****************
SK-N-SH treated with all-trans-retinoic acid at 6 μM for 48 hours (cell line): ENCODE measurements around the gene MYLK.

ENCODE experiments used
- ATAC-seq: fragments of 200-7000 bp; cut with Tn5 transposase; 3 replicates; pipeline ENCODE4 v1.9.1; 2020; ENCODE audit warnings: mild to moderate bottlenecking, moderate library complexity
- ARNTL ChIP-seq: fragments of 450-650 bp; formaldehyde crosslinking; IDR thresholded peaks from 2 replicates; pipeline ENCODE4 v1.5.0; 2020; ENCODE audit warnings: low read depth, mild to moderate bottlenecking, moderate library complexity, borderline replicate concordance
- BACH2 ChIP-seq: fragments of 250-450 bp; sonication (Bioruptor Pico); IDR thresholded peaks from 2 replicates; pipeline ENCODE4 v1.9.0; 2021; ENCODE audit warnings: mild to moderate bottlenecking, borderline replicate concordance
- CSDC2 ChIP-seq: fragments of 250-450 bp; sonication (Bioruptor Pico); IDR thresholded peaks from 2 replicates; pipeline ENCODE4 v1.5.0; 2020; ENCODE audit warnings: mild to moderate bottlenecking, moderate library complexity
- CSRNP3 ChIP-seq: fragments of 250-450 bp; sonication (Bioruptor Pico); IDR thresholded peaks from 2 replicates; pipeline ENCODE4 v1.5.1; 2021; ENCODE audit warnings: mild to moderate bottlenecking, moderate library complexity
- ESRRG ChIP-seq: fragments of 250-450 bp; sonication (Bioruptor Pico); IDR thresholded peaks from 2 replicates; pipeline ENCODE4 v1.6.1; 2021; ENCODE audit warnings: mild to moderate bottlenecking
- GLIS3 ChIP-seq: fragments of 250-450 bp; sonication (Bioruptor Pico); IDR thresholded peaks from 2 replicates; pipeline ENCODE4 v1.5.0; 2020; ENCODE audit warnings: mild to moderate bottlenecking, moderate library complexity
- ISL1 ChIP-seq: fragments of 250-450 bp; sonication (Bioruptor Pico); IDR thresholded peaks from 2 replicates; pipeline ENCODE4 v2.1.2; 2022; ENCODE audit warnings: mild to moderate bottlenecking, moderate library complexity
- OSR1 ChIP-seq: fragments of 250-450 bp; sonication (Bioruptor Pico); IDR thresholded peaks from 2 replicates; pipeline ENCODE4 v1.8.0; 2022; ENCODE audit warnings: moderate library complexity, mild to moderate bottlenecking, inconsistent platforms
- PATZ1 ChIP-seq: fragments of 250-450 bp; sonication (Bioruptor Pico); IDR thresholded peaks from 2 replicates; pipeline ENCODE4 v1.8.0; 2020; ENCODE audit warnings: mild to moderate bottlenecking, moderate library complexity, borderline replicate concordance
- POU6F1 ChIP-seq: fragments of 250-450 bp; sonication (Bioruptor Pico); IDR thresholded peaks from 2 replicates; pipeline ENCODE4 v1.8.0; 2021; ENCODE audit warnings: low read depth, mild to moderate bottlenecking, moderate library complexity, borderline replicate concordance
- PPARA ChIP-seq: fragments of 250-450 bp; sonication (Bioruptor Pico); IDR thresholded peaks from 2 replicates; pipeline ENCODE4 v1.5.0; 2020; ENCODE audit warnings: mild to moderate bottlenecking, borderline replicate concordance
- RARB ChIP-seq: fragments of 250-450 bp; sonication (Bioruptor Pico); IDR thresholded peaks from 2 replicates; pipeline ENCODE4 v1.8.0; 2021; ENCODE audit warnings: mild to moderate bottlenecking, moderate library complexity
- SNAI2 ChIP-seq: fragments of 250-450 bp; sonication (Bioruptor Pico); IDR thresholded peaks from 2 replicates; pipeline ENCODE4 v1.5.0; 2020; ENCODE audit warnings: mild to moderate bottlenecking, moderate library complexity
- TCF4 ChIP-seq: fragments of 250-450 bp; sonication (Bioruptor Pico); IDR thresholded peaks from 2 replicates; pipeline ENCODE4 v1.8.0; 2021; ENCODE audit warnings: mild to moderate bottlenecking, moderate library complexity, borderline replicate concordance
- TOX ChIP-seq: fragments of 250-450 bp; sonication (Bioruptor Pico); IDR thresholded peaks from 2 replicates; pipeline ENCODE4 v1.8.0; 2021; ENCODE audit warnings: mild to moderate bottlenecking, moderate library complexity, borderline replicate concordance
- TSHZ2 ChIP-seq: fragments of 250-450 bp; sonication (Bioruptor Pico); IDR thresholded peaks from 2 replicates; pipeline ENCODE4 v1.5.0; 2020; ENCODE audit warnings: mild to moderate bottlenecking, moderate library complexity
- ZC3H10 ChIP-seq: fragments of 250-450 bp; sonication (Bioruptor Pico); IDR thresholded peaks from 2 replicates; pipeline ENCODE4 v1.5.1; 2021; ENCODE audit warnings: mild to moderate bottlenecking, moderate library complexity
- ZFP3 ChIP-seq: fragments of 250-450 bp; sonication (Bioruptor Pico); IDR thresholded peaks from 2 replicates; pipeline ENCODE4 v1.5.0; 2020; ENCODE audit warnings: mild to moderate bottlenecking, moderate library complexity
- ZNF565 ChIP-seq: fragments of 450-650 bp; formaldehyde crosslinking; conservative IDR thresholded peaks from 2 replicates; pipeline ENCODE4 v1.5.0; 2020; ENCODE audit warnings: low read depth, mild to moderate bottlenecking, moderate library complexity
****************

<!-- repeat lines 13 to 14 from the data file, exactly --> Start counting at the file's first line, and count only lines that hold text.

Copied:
- POU6F1 ChIP-seq: fragments of 250-450 bp; sonication (Bioruptor Pico); IDR thresholded peaks from 2 replicates; pipeline ENCODE4 v1.8.0; 2021; ENCODE audit warnings: low read depth, mild to moderate bottlenecking, moderate library complexity, borderline replicate concordance
- PPARA ChIP-seq: fragments of 250-450 bp; sonication (Bioruptor Pico); IDR thresholded peaks from 2 replicates; pipeline ENCODE4 v1.5.0; 2020; ENCODE audit warnings: mild to moderate bottlenecking, borderline replicate concordance